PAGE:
David Bruce: The Coolest People in the Arts — Education

Education

• If you want a great education, study under people who really know their stuff. After graduating from art school, Judy Chicago noticed that art galleries featured work that was highly polished and highly crafted. She wanted to learn to do that, and she remembered what sculptor John Chamberlain had often advised her: “What I should do is go to auto-body school. Those are the guys who really know how to paint.” Ms. Chicago did exactly that. Her class consisted of herself and 250 men. She says, “I learned not only how to spray-paint, but about respect for the object — that I was actually creating a physical object.” For her final examination, she spray-painted a Chevrolet truck.

• Near the end of Ted Shawn’s life, Norbert Vesak visited him. Mr. Shawn told him, “Remember, I always said that my heart always beats in 3/4 time? Well, now I even walk in 3/4 time.” Mr. Shawn then used the furniture to help support himself as he walked across the room, saying, “You see? Chair, two, three / Table, two, three / Doorway, two, three / Banister, two, three.” Years later, Mr. Vesak saw Katherine Hepburn in the playWest Side Waltz: A Play in ¾ Time. At the end of the play, Ms. Hepburn’s character used a walker to get across a room — “clunk, two, three / clunk, two, three” — and she pointed out that now she even walks in waltz time!

• Dance teacher Nicolas Legat once saw dance pupil Jack Spurgeon writing down something after class, and he was astonished to learn that Mr. Spurgeon was writing out the complete dance lesson he had just been through. Mr. Legat shook his head and said, “You should never write down classes; just keep creating them.” By the way, Mr. Legat made jokes while teaching ballet. Sometimes, a pupil would perform several pirouettes and shower onlookers with drops of sweat. At such times, Mr. Legat would recommend an umbrella.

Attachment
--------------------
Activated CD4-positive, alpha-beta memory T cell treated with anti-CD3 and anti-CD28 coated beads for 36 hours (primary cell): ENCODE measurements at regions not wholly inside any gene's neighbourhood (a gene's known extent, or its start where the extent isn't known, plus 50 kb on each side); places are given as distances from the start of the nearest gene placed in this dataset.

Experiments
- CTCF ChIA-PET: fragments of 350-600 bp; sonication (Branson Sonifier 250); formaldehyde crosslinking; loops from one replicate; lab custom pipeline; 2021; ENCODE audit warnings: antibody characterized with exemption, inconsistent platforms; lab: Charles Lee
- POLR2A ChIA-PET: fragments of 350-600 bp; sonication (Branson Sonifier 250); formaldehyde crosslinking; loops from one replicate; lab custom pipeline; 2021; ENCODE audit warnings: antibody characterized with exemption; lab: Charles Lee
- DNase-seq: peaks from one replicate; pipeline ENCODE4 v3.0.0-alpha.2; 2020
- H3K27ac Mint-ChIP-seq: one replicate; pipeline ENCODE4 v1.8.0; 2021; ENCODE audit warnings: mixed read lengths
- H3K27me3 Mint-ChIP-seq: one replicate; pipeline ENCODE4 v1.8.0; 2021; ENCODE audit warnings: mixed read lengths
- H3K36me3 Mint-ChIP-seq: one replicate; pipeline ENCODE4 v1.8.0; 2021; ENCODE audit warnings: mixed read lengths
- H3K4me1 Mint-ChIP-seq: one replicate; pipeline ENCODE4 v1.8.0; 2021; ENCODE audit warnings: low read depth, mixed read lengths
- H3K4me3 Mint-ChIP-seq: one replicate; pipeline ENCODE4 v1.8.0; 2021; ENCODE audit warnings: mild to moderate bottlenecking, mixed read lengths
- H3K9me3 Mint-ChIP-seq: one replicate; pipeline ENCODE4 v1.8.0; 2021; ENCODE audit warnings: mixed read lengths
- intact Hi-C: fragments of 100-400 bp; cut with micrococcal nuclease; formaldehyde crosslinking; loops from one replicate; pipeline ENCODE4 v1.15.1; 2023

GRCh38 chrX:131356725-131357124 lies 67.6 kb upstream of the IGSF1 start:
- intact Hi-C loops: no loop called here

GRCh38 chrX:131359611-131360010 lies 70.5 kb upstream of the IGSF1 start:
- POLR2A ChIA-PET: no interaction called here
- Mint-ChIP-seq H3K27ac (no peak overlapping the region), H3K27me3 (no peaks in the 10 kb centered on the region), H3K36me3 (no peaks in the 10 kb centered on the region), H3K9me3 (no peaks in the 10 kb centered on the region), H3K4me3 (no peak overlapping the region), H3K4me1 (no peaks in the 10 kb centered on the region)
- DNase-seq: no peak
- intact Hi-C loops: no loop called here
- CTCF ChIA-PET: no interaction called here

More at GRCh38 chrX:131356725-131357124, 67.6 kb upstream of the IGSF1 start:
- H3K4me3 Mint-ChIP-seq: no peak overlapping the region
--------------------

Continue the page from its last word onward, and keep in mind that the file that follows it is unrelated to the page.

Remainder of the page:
• Ballerina Patricia Bowman worked with choreographer/dancer Léonide Massine, but he made her angry because he kept talking about Alexandra Danilova and how she did certain steps. When Ms. Bowman finally met Ms. Danilova, she joked and said she hated her, because Mr. Massine had kept talking about how she did certain steps. Ms. Danilova replied that when she worked with Mr. Massine, all he could talk about was how Ms. Bowman had done certain steps — “Patsy did this, and Patsy did that! So, I hate you, too!”

• While in Paris, young Mary Garden looked for a good singing teacher, but they seemed to be in short supply as many of the teachers she considered had freak methods, including one man who asked her to open the front of her dress as she sang — perhaps to study the way she breathed. But one day she and her mentor, Mrs. Duff, visited Professor Trabadello, who told her, “Sing for me in a normal, natural way — as if you were singing by yourself at home.” Hearing this, Ms. Garden turned to Mrs. Duff and said, “This is my teacher.”

• Lilli Lehmann taught the young Geraldine Farrar. Once, to test her pupil’s character, she asked her to show up for a lesson at 6 a.m. Ms. Farrar did show up, with only three hours sleep following her performance the previous night. By the way, Ms. Lehmann and Lillian Nordica once left the Metropolitan Opera at the same time on a rainy day. Ms. Lehmann looked at Ms. Nordica’s carriage, then revealed her boots and said, “You ride? I walk,” before setting out into the rain.

• When jazz musician Duke Ellington was very young, his mother used to surreptitiously follow him to school to make sure he was safe. Mr. Ellington said in later life, “She didn’t think I saw her, but I did.” In addition, when school ended, she would be waiting for him at the school door so she could walk him home.

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Copyright by Bruce D. Bruce; All Rights Reserved

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THE COOLEST PEOPLE IN THE ARTS

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